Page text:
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The Purge: Election Year
In Theaters: 07/01/2016
On Video: 10/04/2016
By: Blake Crane
The Purge: Election Year
Vote Trump, y'all.
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The most remarkable trait of The Purge: Election Year is its timing. In the nutty landscape of 2016 it’s not hard at all to imagine incendiary politicians using fear to rally support for bigoted agendas, or a wide socioeconomic divide that fractures society.

We’re not yet approaching the near-future dystopia of the Purge movies, where American demagogues have made all crime legal for 12 hours each year, but we don’t seem too far off from a world where people love their AK-47s so much they bedazzle them with jewels and paint them red, white, and blue. That’s about as deep as this third Purge travels into the noxious psyche.

With every step of this franchise, writer/director James DeMonaco has widened the scope of its central premise. The Purge is a small home invasion thriller, The Purge: Anarchy chronicles a quest for revenge on lawless city streets, and The Purge: Election Year pulls back the curtain on America’s “New Founding Fathers” and their wretched policy. The deeper we get into the allegory, however, the broader it all feels, failing to connect the carnage with meaningful commentary.

Arbitrarily returning from Anarchy is Frank Grillo as Leo Barnes, a former cop turned head of security for Senator Roan (Elizabeth Mitchell), a presidential candidate who promises to end The Purge if elected. She’s a huge threat to the establishment, so a plan is hatched to kill the senator on Purge night when there will be no consequences or questions asked. Apparently, The New Founding Fathers are powerful enough to institute a legal 12-hour country-wide murder spree, but rigging an election or allowing the senator to even make it this far is beyond them.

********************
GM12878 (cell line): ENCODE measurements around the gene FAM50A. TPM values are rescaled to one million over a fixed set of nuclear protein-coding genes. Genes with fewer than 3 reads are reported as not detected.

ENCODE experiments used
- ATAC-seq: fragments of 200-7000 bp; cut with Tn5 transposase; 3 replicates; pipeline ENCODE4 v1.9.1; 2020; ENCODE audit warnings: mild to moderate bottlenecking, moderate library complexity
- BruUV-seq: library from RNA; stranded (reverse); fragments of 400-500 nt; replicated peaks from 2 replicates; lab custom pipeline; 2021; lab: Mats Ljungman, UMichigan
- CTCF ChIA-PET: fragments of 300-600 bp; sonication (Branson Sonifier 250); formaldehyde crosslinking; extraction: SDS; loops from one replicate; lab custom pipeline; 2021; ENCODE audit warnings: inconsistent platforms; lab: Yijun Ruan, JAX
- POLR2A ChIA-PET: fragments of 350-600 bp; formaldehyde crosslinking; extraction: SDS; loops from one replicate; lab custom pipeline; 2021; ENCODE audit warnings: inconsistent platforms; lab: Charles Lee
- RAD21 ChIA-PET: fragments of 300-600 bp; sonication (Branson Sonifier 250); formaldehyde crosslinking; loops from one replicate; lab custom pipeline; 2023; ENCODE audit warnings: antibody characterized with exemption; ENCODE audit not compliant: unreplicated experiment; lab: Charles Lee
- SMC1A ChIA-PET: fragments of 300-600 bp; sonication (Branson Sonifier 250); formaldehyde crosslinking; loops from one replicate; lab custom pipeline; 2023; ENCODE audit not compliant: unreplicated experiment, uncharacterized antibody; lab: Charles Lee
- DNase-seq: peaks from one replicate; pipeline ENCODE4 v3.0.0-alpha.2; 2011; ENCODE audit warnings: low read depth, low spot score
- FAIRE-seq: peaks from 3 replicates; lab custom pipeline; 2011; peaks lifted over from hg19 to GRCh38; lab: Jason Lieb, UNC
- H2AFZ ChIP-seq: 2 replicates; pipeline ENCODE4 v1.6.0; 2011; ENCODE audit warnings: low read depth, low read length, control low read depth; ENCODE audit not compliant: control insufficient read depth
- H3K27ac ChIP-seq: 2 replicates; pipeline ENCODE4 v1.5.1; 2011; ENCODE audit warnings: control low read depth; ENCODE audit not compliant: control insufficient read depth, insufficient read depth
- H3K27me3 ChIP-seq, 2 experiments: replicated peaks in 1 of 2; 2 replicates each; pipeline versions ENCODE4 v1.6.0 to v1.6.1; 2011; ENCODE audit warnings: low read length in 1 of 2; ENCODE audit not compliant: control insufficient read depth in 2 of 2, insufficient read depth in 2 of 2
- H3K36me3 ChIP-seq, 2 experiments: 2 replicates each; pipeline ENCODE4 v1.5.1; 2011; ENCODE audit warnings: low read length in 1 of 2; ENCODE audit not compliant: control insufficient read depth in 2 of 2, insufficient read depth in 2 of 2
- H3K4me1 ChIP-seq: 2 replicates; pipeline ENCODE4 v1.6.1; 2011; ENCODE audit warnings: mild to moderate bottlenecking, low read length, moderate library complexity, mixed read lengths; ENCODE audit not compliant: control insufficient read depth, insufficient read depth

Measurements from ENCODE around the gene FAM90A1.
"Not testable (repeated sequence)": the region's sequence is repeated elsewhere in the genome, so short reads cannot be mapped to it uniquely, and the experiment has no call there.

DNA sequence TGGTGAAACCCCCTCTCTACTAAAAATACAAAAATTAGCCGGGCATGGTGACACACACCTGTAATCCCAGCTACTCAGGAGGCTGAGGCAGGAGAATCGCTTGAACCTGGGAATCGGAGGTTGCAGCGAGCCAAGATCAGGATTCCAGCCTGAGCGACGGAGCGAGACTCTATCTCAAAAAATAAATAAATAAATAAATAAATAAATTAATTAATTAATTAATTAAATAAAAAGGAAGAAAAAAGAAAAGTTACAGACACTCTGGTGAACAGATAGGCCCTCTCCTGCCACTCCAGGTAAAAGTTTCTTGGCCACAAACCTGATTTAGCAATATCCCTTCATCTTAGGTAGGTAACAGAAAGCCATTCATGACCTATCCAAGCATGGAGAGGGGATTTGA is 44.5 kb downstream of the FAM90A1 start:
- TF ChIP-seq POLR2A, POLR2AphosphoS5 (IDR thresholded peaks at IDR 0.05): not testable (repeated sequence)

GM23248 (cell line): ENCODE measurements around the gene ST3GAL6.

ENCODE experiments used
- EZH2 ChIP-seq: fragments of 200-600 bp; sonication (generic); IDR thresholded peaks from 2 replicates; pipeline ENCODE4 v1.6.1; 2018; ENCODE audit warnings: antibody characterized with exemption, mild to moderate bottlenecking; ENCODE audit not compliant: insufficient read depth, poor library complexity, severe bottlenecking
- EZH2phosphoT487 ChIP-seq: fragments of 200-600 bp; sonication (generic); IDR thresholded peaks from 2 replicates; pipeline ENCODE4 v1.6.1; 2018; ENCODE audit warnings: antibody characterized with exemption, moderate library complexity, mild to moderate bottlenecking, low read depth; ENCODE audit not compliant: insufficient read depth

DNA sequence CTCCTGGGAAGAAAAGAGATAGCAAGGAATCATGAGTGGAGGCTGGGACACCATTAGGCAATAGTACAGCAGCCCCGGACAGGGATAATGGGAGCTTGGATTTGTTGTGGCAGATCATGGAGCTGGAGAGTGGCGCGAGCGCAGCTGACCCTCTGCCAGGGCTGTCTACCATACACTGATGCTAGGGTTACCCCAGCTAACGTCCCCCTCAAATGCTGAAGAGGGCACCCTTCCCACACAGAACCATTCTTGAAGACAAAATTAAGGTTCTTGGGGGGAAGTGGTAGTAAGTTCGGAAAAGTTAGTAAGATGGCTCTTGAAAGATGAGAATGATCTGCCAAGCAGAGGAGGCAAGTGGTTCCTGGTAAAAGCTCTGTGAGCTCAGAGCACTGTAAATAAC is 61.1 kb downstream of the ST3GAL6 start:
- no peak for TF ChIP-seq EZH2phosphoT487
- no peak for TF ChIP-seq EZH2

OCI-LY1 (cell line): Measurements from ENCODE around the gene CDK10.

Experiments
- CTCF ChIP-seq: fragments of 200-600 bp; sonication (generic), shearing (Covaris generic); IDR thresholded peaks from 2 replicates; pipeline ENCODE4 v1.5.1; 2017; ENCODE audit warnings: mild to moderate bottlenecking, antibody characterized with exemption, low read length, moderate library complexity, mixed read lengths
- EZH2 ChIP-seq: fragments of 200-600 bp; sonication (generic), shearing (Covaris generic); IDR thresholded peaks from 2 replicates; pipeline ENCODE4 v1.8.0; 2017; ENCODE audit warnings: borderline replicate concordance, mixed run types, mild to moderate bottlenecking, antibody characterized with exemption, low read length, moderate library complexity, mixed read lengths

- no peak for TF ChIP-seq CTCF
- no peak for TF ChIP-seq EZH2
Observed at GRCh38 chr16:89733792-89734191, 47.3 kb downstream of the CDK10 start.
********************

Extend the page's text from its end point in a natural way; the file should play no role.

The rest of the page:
Though the plot hook is weak, Election Year fares better in its representation of minority characters and those most affected by elitist dogma. Corner store owner Joe (Mykelti Williamson) and bad girl turned crusader for good Laney (Betty Gabriel) have cool moments that border on blaxploitation but don’t quite get there. Their performances are the best, most fun thing in the movie. Unfortunately, when their paths intersect with the senator and Leo, sticking it to the man becomes less of a fist-pumper and more of a boring action movie exercise. The stern Grillo – who is undeniably badass, maybe even to the point of being an ineffective hero here, and Williamson have good chemistry, they just don’t get a lot of interactions to show it.

DeMonaco’s script is either too on-the-nose or shallow to use the exploitative elements effectively. It’s not enough to just show a group of aged white males sitting around a conference table deciding the direction of the country; their dialogue has to spell out how their policies work to ensure the survival of the privileged. An underground resistance fighting against the system is given short shrift, created to have more allies in the uninspired gun battle against The New Founding Fathers and their hired muscle (who are white supremacists, of course).

The nightmare imagery scattered throughout showing purgers going about their business is gruesome, and also missing context. The moral dilemmas are light and all of the scenes of nastiness seem to have sprouted from conversations that began, “Wouldn’t it be cool if…,” and more often than not the answer is “no.” Okay, a group of masked, murderous teens emerging from a car adorned with Christmas lights and blaring Miley Cyrus is kind of cool, mostly because it sets up a great scene for Gabriel.

While shocking and strangely in-tune with the times, The Purge: Election Year loses its metaphor in unrelenting ugliness and a hail of final act gunfire that fails to entertain or incite. There’s not much left to think about in the end, and after three movies with very little to say it’s evident the Purge franchise is less about catharsis and more about regurgitating tropes in uninteresting ways.